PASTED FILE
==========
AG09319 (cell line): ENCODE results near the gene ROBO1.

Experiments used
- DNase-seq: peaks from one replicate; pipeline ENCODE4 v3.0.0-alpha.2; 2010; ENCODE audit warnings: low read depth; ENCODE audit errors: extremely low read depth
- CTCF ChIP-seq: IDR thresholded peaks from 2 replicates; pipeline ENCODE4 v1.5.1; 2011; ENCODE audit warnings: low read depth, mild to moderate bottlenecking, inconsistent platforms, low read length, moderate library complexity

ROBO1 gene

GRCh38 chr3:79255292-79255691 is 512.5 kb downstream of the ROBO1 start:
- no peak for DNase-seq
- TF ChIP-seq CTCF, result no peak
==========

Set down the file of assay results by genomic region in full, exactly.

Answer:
AG09319 (cell line): ENCODE results near the gene ROBO1.

Experiments used
- DNase-seq: peaks from one replicate; pipeline ENCODE4 v3.0.0-alpha.2; 2010; ENCODE audit warnings: low read depth; ENCODE audit errors: extremely low read depth
- CTCF ChIP-seq: IDR thresholded peaks from 2 replicates; pipeline ENCODE4 v1.5.1; 2011; ENCODE audit warnings: low read depth, mild to moderate bottlenecking, inconsistent platforms, low read length, moderate library complexity

ROBO1 gene

GRCh38 chr3:79255292-79255691 is 512.5 kb downstream of the ROBO1 start:
- no peak for DNase-seq
- TF ChIP-seq CTCF, result no peak